Independent Student Newspaper for the University of Texas at San Antonio

The Paisano

Independent Student Newspaper for the University of Texas at San Antonio

The Paisano

Independent Student Newspaper for the University of Texas at San Antonio

The Paisano

It’s a woman’s world

Lady Base, a new art gallery in Southtown San Antonio area, is being presented as an art initiative exclusively for women and LGBTQ artists. Sarah Castillo, a UTSA bicultural studies graduate student, is the founder of this experimental art platform.

The gallery, which opened this past Saturday with a public meet-and-greet event, is located within Gallista Gallery on 1913 South Presa. The small art space is also functioning as Castillo’s personal studio. “As a woman artist, I feel there is a need in San Antonio to provide a space that honors the work of many of our artists,” Castillo says.

Whereas most art galleries in San Antonio have explicit rules and procedures for showcasing artists’ work, Lady Base will be much more free-flowing and accessible. This will allow many women and LGBTQ artists the opportunity to showcase their work.

Castillo says, “I know a lot of artists that a lot of people will never see, and that’s just in this city alone.”

A gallery like Lady Base is relatively new to San Antonio. Working as an artist, Castillo understands the frustrations of getting her work seen in galleries around the city. She has made it her responsibility to showcase the work that is never seen in San Antonio.

Lady Base’s mission is shown through its chosen representation: the women and LGBTQ artists in San Antonio. “It’s obvious that these are all marginalized groups of people and I can relate to that. That is what a lot of my work is about. I don’t know any other way to tell people who I am and what I’m about,” Castillo explains.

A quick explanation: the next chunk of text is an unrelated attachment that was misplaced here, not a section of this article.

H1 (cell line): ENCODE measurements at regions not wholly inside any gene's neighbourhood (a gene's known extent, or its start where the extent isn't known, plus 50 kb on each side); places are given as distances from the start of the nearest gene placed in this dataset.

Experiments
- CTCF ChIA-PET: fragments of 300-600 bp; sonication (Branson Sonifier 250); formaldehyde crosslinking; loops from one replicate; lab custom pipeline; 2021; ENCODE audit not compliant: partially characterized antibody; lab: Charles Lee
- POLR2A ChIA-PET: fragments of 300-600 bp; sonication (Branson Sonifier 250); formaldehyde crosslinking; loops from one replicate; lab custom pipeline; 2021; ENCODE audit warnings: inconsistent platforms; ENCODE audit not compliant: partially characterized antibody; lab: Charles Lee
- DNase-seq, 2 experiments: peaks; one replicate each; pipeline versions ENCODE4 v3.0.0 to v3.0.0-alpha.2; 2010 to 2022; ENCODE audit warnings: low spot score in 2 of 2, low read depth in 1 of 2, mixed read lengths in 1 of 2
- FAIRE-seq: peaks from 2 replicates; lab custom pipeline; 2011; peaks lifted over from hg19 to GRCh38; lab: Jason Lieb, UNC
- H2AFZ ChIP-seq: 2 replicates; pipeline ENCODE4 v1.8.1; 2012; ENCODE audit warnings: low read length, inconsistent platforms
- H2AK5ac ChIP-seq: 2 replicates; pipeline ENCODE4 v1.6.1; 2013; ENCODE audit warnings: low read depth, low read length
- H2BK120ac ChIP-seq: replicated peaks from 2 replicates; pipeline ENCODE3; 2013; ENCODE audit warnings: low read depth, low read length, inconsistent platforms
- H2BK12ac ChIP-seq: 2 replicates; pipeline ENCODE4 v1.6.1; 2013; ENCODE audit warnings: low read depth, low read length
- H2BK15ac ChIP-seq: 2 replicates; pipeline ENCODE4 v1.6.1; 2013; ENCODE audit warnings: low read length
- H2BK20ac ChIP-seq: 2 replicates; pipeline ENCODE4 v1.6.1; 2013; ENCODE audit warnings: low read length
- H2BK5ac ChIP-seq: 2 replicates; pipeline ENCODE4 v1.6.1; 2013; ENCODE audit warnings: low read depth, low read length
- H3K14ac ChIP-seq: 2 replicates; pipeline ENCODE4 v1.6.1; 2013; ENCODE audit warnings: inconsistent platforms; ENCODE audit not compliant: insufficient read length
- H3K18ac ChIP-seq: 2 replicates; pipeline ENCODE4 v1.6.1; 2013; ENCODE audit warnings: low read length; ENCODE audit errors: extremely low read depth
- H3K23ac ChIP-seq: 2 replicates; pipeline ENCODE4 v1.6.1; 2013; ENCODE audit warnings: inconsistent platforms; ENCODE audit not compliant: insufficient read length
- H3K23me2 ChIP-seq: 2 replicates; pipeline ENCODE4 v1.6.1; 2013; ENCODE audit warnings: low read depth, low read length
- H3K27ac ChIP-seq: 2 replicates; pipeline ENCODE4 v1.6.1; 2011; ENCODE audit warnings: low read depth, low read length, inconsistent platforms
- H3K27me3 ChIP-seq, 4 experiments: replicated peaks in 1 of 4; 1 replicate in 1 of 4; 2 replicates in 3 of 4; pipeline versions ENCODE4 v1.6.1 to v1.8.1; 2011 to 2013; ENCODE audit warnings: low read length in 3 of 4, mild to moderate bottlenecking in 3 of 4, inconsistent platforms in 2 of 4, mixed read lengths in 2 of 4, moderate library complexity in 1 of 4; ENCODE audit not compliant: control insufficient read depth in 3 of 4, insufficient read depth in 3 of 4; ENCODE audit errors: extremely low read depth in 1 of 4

As a member of the Más Rudas Chicana art collective, Castillo has recognized the importance of a strong female community. Since 2009, the members of Más Rudas have been curating and creating installations throughout the San Antonio art community. They focus on empowering women and challenging the ideas of traditional female roles, while embracing the multiple cultural identities of women.

“Working with Más Rudas has really made me more aware of the importance of collaborations among women.”

Castillo also plans to use the space for the professional development of local artists, so they can learn how to build their portfolio and write artist statements.

Castillo describes her process with establishing the art space as intuitive. She came up with the name for the gallery on a whim. She says, “For me, [the name, Lady Base] connects to the city itself. We have a lot of military bases, so that made me think about this initiative as a base for these women and LBGTQ artists. So it’s like a central location or a platform to spring from.”

As a bicultural studies major as well as an archivist for San Anto Cultural Arts organization, Castillo planned on intersecting her gallery with her graduate thesis.

“I had several ideas about archiving, and about being an artist and I’m at this point in my life that they are all kind of starting to connect. Being in the UTSA graduate program is helping that to happen.”

Castillo’s main obstacle throughout the process of establishing the gallery has been maintaining confidence and not worrying about outsiders’ opinions.

“There’s this quote by Andy Warhol that I like, ‘Don’t think about making art, just get it done. Let everyone else decide if it’s good or bad. While they are deciding, make even more art.’ I like to follow that idea,” Castillo says.

Lady Base’s first art show will be held on March 2 as a part of San Antonio’s Contemporary Art Month. The exhibit, called “Lady Works,” will be curated by Más Rudas and features work from Chris Davila, Audrya Flores, Suzy Gonzalez and Theresa Moher.

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